In-Flight Entertainment: Stories
“Some might find consolation by identifying with the characters in In-Flight Entertainment just as they are. Still others might ask: Is the world made up only of energy grubbing, insensitive, narcissists? Is there no tenderness no compassion? Does no one ever experience an epiphany? If you long for a different kind of closure, there is still much to be gained by focusing on the quality of Ms. Simpson’s writing.”
Devoted readers of Helen Simpson’s award-winning work will not be disappointed with her latest collection of short stories. She has made her mark in short story writing by clearly describing humanity’s dark side, using contemporary life as a platform. This author is described as “writing close to the bone.” Agreed.
But for first-time readers, the work should contain a warning label, cautioning them to read the stories in small doses. The uninitiated need to be prepared for a sinister look at contemporary life.
The themes that predominate in this collection are global warming (One of the final offerings is a brutal glimpse of life after global warming’s “big flood.”); secrets—i.e. hiding infidelity; dying—both alone and in-flight, and other rather macabre premises. The latter accounts for the title of the collection. The title might also symbolize our own respective flights through life.
Subject matter aside, Ms. Simpson is masterful at plying her craft as a writer. A second reading will enable many readers to go beyond the premise of the story and focus on how deeply she gets into the psyche of the protagonist.
She deftly describes the images of a woman experiencing a cerebral aneurism and understanding the inevitable outcome.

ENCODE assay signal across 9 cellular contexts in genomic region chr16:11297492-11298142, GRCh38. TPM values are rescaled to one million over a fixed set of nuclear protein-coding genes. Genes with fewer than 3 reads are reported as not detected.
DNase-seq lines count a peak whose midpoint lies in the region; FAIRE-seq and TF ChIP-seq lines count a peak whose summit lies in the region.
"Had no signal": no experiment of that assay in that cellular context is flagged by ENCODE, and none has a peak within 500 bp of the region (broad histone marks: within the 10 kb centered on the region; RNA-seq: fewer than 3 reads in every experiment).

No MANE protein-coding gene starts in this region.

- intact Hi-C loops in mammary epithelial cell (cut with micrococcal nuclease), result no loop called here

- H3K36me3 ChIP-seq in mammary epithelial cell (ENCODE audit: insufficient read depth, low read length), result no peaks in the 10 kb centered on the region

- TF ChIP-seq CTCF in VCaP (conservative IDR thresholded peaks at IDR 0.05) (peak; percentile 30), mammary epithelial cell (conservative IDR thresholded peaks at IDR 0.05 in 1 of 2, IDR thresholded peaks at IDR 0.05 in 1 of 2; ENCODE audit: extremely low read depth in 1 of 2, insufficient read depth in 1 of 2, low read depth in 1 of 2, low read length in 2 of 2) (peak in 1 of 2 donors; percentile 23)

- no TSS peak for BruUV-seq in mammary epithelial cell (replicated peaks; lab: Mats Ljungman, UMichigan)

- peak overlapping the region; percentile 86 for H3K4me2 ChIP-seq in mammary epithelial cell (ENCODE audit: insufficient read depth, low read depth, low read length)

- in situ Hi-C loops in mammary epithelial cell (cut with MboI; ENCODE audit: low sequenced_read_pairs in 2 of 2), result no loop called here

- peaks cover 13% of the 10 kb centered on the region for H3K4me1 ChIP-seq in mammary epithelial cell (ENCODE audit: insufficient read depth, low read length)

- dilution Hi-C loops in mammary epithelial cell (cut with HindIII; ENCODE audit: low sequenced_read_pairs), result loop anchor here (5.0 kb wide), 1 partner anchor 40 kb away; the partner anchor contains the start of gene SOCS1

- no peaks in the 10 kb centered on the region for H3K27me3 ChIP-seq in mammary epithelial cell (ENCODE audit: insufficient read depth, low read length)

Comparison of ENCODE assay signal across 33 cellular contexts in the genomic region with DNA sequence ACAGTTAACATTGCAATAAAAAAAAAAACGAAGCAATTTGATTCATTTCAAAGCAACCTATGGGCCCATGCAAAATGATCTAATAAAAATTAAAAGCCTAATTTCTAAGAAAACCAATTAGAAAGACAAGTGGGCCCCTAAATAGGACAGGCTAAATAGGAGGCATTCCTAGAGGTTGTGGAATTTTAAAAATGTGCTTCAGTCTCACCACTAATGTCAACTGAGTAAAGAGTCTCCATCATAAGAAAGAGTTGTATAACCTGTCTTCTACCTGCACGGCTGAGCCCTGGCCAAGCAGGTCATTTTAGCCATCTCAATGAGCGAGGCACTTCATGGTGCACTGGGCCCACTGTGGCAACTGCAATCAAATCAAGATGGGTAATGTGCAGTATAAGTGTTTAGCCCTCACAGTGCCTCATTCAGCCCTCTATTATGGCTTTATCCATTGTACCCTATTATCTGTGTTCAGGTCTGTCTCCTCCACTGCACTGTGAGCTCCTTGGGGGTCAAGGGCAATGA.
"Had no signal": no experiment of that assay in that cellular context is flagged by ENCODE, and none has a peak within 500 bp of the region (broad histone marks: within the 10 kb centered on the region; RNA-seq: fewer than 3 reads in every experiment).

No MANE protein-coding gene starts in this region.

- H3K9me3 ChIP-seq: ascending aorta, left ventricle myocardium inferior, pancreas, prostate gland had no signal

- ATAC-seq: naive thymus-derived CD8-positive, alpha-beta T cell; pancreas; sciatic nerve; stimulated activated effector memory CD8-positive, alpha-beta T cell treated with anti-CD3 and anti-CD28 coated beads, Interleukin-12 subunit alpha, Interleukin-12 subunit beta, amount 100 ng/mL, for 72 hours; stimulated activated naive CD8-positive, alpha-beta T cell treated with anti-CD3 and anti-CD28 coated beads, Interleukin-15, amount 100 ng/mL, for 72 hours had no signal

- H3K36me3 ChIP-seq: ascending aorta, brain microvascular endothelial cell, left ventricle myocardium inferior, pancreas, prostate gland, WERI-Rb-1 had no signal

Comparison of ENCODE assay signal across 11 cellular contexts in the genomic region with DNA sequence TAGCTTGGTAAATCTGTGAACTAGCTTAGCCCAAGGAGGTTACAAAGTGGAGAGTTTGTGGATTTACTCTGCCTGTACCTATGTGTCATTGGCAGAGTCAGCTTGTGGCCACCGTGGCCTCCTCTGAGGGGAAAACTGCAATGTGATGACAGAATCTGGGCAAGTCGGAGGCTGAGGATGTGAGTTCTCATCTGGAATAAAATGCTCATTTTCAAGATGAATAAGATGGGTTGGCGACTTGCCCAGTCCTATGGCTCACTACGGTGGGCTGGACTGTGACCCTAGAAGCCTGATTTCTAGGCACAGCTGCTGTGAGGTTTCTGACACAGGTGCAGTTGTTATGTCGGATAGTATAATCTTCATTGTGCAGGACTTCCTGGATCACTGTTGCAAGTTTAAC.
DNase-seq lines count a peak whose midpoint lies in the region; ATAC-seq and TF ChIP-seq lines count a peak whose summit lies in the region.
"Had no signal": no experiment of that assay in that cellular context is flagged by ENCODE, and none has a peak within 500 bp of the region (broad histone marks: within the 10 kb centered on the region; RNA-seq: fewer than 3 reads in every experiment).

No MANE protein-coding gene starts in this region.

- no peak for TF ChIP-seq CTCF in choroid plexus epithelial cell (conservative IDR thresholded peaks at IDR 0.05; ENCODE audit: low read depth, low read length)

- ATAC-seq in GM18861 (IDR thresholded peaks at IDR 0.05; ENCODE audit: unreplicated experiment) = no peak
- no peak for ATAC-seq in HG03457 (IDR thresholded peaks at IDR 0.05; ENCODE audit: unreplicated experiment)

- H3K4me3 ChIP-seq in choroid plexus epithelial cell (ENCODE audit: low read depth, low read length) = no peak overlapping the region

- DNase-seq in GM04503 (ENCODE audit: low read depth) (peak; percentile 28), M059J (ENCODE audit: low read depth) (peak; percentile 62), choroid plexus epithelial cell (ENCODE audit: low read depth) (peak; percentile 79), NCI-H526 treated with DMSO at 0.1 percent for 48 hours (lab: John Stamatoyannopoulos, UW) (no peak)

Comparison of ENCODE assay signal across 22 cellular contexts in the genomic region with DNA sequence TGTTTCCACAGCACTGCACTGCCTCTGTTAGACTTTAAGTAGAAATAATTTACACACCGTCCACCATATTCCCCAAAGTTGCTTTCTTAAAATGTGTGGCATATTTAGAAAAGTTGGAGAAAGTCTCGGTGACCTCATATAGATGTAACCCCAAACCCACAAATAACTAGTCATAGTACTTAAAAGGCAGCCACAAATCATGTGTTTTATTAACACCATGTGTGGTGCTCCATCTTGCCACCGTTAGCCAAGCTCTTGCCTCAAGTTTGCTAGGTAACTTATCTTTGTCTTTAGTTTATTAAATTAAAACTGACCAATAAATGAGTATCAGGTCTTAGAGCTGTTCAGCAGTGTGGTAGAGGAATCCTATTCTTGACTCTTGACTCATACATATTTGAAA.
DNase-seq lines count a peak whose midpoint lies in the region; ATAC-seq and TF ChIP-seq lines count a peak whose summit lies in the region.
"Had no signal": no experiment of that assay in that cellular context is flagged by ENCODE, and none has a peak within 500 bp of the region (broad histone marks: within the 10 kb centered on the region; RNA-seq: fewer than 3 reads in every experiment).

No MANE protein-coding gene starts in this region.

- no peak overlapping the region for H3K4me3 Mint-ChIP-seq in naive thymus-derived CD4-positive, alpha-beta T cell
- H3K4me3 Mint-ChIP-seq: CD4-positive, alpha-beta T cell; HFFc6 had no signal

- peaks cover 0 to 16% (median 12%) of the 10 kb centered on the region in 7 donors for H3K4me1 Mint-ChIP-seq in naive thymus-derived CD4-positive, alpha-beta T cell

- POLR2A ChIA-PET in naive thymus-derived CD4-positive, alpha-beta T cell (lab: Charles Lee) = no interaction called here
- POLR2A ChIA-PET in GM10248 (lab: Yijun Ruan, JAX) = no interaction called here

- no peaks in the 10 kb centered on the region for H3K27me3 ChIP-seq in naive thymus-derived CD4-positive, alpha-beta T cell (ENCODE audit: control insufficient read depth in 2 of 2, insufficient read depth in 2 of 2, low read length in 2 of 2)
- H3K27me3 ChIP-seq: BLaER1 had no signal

“Now when she woke up in the morning, the old unconscious happiness lasted only a few seconds before she remembered and thought, I wish this hadn’t happened. But it had. . .”
Ms. Simpson’s use of language will raise goosebumps (continuing the quote mentioned above):
“. . . You’d wake just as it was getting light and see death coming up the river, the men with axes poised to leap out of their longboats and set fire to your home and disembowel you.”
In another story, the puzzled reaction of an arrogant man climbing the corporate ladder reveals his character after he has given his live-in girlfriend three months’ notice—(there will be no room for her on this next “rung”):
“Had she forgotten all the good times? He wished he’d remembered to ask her that. He picked up the photograph and stared at her laughing face. It was a shock to think of its most recent expression, ashen and venomous. Quite unlike her. She was being incredibly—totally—unreasonable.”
Helen Simpson definitely has literary staying power. She alarms and terrifies, leaving the reader with thoughts that haunt and linger. Imagine yourself being in a room full of rats so driven by hunger that they fail to look up when you enter. Unforgettable imagery.
Some might find consolation by identifying with the characters in In-Flight Entertainment just as they are. Still others might ask: Is the world made up only of energy grubbing, insensitive, narcissists? Is there no tenderness no compassion? Does no one ever experience an epiphany? If you long for a different kind of closure, there is still much to be gained by focusing on the quality of Ms. Simpson’s writing.